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EMT gets DUI while driving ambulance

Jason Ferguson
Published: Thursday, January 31st, 2013

A long-time member of the Custer Ambulance Service was fired after being arrested for Driving Under the Influence while responding to a medical call in one of the service’s ambulances.
Sherri McDermet, 51, was arrested Monday, Dec. 10, by Custer County Sheriff’s deputy Nathan Chowning with a blood alcohol content of .172 after responding to a medical call on Needles Drive.
In Chowning’s incident report, he states that he made contact with the female inside the residence who was in need of medical assistance upon arriving on scene, and noting that she was in stable condition, he went outside to wait for the ambulance.
McDermet, who was a paid member of the ambulance service staff, arrived in the ambulance and conversed with Chowning. It was at that time he detected the odor of alcohol.
“I thought it was emitting from her breath, but I was not sure,” Chowning wrote in his report.
Eventually, the patient was loaded in the ambulance. After another brief exchange in which Chowning said he did not smell the odor of alcohol, McDermet drove the patient to the hospital. At that point, Chowning made contact with the president of the ambulance service, Jim Sanders. He explained the situation and Sanders asked Chowning to check McDermet with a Preliminary Breath Test (PBT) and advise him of the results.

A long-time member of the Custer Ambulance Service was fired after being arrested for Driving Under the Influence while responding to a medical call in one of the service’s ambulances.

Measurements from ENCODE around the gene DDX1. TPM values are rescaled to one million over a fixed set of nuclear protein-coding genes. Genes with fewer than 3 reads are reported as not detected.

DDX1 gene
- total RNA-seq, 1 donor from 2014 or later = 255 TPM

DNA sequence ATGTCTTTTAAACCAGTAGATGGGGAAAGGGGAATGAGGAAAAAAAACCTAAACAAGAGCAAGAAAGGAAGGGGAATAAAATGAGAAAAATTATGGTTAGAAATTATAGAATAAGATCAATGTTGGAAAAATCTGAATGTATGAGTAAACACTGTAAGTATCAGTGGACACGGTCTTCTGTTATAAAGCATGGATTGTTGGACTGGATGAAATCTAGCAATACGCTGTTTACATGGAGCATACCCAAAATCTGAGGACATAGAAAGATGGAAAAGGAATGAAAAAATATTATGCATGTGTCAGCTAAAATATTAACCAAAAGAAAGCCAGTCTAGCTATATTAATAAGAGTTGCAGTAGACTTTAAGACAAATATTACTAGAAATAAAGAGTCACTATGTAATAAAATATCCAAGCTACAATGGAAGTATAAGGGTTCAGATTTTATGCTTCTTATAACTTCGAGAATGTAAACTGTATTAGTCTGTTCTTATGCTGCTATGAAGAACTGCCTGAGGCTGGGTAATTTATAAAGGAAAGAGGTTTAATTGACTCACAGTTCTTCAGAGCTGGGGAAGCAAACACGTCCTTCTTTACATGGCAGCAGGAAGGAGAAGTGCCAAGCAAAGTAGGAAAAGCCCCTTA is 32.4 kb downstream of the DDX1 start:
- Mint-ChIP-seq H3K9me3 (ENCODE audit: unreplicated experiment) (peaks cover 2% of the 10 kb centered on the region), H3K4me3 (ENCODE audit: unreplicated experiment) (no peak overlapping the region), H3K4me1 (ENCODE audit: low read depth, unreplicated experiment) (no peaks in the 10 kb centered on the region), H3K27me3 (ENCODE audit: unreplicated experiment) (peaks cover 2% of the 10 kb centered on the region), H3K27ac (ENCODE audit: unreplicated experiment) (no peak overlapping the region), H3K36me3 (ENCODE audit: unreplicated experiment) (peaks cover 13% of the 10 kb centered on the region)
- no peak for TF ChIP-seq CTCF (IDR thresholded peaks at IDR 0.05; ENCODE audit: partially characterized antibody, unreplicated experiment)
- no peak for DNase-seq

Sherri McDermet, 51, was arrested Monday, Dec. 10, by Custer County Sheriff’s deputy Nathan Chowning with a blood alcohol content of .172 after responding to a medical call on Needles Drive.

In Chowning’s incident report, he states that he made contact with the female inside the residence who was in need of medical assistance upon arriving on scene, and noting that she was in stable condition, he went outside to wait for the ambulance.

McDermet, who was a paid member of the ambulance service staff, arrived in the ambulance and conversed with Chowning. It was at that time he detected the odor of alcohol.

“I thought it was emitting from her breath, but I was not sure,” Chowning wrote in his report.

Eventually, the patient was loaded in the ambulance. After another brief exchange in which Chowning said he did not smell the odor of alcohol, McDermet drove the patient to the hospital. At that point, Chowning made contact with the president of the ambulance service, Jim Sanders. He explained the situation and Sanders asked Chowning to check McDermet with a Preliminary Breath Test (PBT) and advise him of the results.

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Current Comments

1 comments so far (post your own)
Loretta
January 31st, 2013 at 04:44am

WOW Thats horrible! Nothing like putting that person life in danger along with how many others...sad

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